The do’s and dont’s of Guide Book design
I thought it would be good to conduct a bit of research for an upcoming article i’m writing. Guidebooks are a kind of book I just can’t do without when going to a different country or, especially, on a city break.
On a city break, if you’re doing the whole cultural thing, you generally need overviews on what’s available, but then more information if you want it. You also need maps, and good ones.
For someone who had relied on Guide Books pretty heavily travelling throughout South East Asia, Europe and Australasia i’ve become very attuned to the design of guide books and specifically how a badly designed book can have a seriously detrimental effect on your travel experience. Like I said, I was thinking about this the other day whilst researching this article i’m writing and was thinking about a couple of things - 1. The design, 2. The access structure and 3. The information architure.
Sound familiar? A lot of the user/reader requirements mirror website requirements. A guide book, like most reference material, is constructed in a non linear fashion, categorised by location and meets the users task.
An author who understood this is Richard Saul Wurman, the father of Information Architecture, and his Access guidebook series.
I’ve seen a few of these books, but have yet to own or use one in the way it was intended (note to self, buy Access guides). I know the design and access structure of these books is by and large incredibly well considered, from maps and clever ways of orienting yourself, to well structured typography.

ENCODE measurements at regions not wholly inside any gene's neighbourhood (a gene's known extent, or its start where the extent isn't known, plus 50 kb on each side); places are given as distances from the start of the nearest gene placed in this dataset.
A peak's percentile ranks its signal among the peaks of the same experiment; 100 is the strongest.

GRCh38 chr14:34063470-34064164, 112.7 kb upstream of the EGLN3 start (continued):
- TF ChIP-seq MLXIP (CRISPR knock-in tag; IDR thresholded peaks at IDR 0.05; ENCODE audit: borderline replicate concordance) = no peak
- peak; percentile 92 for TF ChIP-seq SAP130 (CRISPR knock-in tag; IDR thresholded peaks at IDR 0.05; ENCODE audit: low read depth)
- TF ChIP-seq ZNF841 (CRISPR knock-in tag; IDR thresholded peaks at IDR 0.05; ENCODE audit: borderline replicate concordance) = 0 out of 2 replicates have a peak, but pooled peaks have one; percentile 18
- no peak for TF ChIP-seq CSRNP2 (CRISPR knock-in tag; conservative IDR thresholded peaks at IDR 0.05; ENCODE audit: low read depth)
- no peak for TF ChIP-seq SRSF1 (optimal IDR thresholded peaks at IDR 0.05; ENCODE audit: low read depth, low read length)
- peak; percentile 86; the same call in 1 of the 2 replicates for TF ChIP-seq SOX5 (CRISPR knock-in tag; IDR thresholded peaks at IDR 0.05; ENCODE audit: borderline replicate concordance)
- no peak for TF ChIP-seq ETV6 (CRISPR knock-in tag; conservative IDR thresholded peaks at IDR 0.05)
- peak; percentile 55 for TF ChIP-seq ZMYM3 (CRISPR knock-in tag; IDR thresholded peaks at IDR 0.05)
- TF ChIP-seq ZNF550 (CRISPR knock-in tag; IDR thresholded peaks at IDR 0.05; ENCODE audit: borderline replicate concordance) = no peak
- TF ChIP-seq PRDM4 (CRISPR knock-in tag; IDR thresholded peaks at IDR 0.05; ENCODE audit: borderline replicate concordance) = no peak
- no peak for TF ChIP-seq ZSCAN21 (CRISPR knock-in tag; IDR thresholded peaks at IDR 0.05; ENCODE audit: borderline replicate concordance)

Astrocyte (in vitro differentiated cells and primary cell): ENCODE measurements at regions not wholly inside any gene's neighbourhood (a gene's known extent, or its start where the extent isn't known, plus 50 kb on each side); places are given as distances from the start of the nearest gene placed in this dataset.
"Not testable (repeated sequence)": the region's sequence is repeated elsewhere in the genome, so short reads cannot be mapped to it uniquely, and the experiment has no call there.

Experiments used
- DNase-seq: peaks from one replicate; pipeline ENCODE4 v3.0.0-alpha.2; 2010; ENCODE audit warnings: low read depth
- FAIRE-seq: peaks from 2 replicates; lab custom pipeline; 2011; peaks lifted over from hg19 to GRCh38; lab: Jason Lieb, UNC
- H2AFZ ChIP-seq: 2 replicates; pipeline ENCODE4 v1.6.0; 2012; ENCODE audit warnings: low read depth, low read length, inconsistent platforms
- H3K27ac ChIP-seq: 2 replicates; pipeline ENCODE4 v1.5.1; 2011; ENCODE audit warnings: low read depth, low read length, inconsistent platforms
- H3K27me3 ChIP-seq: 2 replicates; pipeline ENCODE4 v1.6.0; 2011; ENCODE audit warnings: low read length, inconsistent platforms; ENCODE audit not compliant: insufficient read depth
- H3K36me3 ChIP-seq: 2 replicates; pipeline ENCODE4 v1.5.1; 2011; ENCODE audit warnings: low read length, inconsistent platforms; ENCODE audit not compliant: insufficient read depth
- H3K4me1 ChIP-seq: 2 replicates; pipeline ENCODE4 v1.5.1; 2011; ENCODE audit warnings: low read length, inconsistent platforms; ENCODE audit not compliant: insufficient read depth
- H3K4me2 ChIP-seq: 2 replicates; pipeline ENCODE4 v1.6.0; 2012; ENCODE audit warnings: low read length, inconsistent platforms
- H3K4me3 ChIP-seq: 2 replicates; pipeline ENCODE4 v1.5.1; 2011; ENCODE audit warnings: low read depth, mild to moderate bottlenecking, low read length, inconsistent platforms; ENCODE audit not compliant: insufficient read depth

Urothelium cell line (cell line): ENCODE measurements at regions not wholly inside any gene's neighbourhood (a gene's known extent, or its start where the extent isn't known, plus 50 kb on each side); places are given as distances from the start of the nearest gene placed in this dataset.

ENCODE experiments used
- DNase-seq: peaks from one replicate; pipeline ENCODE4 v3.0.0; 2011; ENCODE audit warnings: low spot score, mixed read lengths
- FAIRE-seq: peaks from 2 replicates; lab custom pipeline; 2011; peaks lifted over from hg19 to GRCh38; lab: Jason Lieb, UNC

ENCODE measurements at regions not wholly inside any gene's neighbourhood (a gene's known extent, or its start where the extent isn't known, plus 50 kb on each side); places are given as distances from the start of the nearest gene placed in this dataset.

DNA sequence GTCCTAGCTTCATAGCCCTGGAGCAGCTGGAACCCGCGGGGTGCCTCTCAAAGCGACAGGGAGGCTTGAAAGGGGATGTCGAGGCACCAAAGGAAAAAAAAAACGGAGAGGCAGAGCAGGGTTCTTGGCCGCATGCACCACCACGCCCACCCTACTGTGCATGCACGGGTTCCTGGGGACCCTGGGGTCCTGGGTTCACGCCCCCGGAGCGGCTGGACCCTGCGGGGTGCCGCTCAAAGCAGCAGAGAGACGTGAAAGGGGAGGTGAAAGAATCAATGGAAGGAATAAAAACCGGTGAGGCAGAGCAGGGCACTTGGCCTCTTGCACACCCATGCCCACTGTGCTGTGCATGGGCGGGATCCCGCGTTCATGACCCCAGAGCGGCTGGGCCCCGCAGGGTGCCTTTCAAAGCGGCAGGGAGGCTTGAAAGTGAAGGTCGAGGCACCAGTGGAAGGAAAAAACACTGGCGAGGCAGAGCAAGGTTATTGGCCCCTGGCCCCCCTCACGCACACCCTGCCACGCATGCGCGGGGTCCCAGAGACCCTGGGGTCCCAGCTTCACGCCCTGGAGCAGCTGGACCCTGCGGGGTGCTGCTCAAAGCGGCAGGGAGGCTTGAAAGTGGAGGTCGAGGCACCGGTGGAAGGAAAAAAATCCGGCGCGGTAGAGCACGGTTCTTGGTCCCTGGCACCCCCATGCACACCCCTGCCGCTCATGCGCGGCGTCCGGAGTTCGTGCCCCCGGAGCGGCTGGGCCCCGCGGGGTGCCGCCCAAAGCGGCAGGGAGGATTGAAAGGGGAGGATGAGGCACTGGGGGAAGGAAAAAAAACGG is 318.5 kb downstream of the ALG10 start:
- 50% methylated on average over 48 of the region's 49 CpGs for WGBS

If like me you’ve had the unfortunate experience of going to a city with a bad guide book, you’ll relate to what i’m about to say.
A few years ago I took my girlfriend (now wife) to Barcelona for a surprise birthday trip. I borrowed a Time Out guide to Barcelona to make sure we made the best time of the couple of days we had there. As my father is an Architect I should have known all about Gaudi and his beautiful buildings. However, if you’ve grown up with a father as an architect you learn not to listen at an early age when he rambles on about crumbling buildings all over the world. Therefore I didn’t know anything about Gaudi. The guide book should have informed though. It didn’t, and we missed it.
I think the Time Out guides are great if you plan to spend more than a few days in a place, or you live there, but for a trip of a day or so I really don’t think they cut it.
So, back to the reason for this now rambling post.
What do you look for in a guide book? Does design inform your decision? Are loyal to a particular brand of book, eg Lonely Planet?
It’d be interesting to see some of your thoughts.